You can get away with wood-grain effect doors and solid wood in a brighter kitchen. Usually they will absorb the light, but in this case there is plenty to spare. Glass doors will also add sparkle to the room.

The only thing you will need to bear in mind is that if light is shining directly on to your kitchen doors, any marks, wear and tear or defects will be very obvious. If you do not want to be constantly cleaning, you should consider matt doors which hide the problems associated with daily usage.

Lighting

Your kitchen may not need artificial lighting during the day or at least – less of it. You should make sure you have under counter lights and maybe plinth lights to highlight your flooring. These can be used at times when the main lights are not required. You may also want to have directional lights which can highlight just the area you are working in (the hob, the sink or the worktop) rather than turning on all the lights.

Of course in the evenings your kitchen will need the same amount of lighting as any other room. Having a flexible arrangement as mentioned above gives to the opportunity of turning on all the lights or just a selection.

The design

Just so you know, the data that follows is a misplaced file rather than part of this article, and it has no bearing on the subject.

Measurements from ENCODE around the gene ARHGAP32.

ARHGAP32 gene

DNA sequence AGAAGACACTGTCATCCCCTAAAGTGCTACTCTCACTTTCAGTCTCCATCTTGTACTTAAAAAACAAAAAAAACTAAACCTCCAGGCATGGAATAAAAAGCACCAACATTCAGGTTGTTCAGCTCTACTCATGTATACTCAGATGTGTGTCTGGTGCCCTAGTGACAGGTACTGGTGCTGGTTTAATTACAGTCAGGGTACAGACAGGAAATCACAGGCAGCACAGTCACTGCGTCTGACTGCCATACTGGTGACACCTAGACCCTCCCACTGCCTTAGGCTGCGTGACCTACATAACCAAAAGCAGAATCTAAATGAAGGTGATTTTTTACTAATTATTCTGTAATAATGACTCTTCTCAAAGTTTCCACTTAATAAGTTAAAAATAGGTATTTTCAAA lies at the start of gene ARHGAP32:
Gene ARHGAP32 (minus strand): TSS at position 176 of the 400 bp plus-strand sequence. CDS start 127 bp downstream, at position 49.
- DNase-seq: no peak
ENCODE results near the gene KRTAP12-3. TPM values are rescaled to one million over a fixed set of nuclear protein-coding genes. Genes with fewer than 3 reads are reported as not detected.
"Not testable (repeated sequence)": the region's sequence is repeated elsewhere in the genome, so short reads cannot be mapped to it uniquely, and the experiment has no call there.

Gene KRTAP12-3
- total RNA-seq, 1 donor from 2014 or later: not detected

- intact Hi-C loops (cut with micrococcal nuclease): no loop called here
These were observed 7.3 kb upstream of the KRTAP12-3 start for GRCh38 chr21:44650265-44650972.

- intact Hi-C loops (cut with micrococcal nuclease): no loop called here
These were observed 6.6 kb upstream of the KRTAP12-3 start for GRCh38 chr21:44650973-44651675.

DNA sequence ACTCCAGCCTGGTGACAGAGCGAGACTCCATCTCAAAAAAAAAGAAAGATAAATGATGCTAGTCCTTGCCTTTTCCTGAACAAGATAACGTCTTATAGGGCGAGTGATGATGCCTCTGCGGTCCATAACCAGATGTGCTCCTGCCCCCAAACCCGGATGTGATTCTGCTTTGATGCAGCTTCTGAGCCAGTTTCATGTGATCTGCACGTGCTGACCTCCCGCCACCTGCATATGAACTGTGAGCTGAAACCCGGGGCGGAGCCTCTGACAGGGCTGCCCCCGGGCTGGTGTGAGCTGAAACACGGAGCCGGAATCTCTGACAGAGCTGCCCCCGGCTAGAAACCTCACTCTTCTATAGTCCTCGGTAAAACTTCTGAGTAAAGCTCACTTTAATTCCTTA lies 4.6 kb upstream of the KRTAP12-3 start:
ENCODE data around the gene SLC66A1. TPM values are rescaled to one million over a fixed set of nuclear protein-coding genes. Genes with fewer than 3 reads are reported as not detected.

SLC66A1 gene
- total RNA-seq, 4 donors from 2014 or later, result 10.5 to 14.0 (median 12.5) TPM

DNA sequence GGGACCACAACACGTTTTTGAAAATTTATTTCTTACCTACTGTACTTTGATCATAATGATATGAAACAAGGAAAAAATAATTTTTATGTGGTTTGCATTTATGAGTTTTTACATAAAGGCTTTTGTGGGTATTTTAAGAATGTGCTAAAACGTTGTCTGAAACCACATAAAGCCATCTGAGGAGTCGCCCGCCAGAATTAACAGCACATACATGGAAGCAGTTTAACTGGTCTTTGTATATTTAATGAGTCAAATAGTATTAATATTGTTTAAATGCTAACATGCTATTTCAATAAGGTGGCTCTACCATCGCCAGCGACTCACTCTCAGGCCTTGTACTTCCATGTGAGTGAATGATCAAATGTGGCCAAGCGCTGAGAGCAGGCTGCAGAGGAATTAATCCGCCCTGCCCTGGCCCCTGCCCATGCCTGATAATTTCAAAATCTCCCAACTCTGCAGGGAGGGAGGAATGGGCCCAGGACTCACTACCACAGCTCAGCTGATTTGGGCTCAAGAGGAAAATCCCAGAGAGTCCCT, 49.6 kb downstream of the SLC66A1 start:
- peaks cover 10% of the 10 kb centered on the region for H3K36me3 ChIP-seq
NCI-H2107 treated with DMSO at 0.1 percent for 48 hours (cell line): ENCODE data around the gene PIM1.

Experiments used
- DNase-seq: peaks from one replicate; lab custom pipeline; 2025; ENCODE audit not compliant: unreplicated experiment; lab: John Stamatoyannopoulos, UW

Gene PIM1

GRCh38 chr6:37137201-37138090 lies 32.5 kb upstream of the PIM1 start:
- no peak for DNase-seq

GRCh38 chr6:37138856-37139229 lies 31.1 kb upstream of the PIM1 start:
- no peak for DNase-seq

If you are redesigning your kitchen at the same time as replacing your kitchen doors, you should always try to make the most of the natural light. You could have your sink under the window and the table or breakfast bar nearby so you will be able to sit in the sun, at least for part of the day. You may want to avoid having your food cupboards or your fridge in the path of direct and hot sunlight as this can increase the risk of food spoiling or the fridge having to work overtime.

A north facing kitchen will become the hub of the home and should be a friendly and bright place for all of the family to visit. Take advantage of the light by bringing in a family atmosphere and having chairs, tables, breakfast bars and entertainment all in one space if possible. It seems a shame to waste all of that natural light. It the next best thing to being outside.

Using strong colours to create a focal point in your kitchen

August 21st 2012 by .

Interior design books and kitchen showrooms will often use the idea of combining two or more different coloured kitchen cabinet doors to create a bold effect. The bolder colour may be used to give the room a focal point and to create an interesting look. However, many of us who are trying to update our kitchens may feel a little overwhelmed about how to achieve this look.